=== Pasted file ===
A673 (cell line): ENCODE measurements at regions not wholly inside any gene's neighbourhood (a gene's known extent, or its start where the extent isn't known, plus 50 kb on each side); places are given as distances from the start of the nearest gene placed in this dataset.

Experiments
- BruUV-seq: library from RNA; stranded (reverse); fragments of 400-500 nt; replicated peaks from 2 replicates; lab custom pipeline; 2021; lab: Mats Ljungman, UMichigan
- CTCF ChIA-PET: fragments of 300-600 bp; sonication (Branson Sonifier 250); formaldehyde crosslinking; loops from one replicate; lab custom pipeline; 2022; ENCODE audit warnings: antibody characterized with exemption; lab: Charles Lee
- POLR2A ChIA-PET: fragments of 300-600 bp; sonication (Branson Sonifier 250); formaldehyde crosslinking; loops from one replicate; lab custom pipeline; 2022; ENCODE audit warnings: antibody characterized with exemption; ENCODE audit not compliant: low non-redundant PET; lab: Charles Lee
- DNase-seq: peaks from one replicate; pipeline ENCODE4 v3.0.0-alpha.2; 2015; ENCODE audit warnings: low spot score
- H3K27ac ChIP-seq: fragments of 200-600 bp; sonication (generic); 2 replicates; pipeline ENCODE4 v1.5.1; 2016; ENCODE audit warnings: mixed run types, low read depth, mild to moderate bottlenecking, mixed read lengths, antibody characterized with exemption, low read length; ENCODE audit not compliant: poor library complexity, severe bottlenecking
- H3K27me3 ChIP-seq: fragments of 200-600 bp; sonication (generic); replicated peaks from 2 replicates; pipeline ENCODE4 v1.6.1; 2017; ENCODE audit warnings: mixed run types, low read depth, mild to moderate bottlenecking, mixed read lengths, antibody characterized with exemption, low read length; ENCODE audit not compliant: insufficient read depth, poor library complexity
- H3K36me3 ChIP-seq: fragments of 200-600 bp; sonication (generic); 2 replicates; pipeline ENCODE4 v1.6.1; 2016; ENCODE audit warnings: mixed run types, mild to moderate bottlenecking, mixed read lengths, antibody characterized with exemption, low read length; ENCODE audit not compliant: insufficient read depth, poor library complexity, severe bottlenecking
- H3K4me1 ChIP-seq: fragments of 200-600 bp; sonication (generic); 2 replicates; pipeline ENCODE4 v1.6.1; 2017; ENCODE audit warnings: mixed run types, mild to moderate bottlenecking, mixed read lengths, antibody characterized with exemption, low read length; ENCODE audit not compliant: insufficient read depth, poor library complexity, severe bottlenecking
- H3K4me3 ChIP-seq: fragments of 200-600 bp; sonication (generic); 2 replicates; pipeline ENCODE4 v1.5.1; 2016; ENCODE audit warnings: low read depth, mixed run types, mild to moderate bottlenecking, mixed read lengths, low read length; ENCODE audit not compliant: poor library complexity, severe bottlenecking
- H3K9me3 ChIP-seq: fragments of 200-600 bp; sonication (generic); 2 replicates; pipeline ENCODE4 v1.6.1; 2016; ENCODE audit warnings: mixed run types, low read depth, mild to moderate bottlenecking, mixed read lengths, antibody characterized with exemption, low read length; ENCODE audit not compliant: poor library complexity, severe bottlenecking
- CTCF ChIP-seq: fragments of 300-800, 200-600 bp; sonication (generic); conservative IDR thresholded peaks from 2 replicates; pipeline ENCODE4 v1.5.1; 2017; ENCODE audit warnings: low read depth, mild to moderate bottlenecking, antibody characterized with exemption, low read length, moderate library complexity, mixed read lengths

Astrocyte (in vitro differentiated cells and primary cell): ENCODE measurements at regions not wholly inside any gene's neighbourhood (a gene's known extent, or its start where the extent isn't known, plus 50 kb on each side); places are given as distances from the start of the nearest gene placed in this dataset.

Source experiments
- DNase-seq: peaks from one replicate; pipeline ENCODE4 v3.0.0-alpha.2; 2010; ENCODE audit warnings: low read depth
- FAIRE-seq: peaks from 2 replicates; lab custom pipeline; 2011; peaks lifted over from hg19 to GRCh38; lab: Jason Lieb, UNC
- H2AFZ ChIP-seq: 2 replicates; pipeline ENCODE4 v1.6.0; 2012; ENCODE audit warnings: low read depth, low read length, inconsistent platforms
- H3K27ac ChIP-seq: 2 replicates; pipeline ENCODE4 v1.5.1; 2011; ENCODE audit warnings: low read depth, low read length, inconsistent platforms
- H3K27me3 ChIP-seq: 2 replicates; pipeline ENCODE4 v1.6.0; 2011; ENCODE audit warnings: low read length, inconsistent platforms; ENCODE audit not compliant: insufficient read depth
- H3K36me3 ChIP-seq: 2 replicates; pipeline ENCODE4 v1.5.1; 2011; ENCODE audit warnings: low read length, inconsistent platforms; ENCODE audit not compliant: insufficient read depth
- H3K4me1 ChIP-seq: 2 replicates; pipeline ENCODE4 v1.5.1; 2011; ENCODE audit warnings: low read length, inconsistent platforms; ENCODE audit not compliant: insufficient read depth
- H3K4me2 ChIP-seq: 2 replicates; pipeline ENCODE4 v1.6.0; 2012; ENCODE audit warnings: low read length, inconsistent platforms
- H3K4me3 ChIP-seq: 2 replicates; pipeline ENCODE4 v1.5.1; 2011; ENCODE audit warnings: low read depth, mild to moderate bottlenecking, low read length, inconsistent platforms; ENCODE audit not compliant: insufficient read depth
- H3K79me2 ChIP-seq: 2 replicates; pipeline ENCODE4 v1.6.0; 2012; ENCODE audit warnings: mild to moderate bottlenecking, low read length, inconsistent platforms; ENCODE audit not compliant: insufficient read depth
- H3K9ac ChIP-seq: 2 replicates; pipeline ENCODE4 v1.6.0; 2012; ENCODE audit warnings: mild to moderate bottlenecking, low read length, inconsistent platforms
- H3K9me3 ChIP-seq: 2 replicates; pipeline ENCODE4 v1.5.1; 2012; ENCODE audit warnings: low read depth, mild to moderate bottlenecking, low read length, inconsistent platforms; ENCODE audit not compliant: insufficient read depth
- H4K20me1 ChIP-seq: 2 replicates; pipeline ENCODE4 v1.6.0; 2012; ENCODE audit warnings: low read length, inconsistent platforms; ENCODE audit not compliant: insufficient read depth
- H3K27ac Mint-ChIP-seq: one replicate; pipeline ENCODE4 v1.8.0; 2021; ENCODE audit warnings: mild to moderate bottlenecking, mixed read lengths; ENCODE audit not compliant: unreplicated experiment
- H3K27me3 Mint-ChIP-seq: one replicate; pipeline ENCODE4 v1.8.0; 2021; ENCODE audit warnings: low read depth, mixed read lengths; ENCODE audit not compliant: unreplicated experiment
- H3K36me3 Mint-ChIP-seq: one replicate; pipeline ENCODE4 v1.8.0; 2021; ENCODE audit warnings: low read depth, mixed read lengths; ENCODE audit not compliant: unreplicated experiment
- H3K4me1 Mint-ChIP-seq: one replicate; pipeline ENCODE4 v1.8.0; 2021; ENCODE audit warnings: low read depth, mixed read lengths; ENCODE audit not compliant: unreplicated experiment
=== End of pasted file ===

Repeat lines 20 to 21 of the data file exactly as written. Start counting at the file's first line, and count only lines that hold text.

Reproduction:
- H3K27me3 ChIP-seq: 2 replicates; pipeline ENCODE4 v1.6.0; 2011; ENCODE audit warnings: low read length, inconsistent platforms; ENCODE audit not compliant: insufficient read depth
- H3K36me3 ChIP-seq: 2 replicates; pipeline ENCODE4 v1.5.1; 2011; ENCODE audit warnings: low read length, inconsistent platforms; ENCODE audit not compliant: insufficient read depth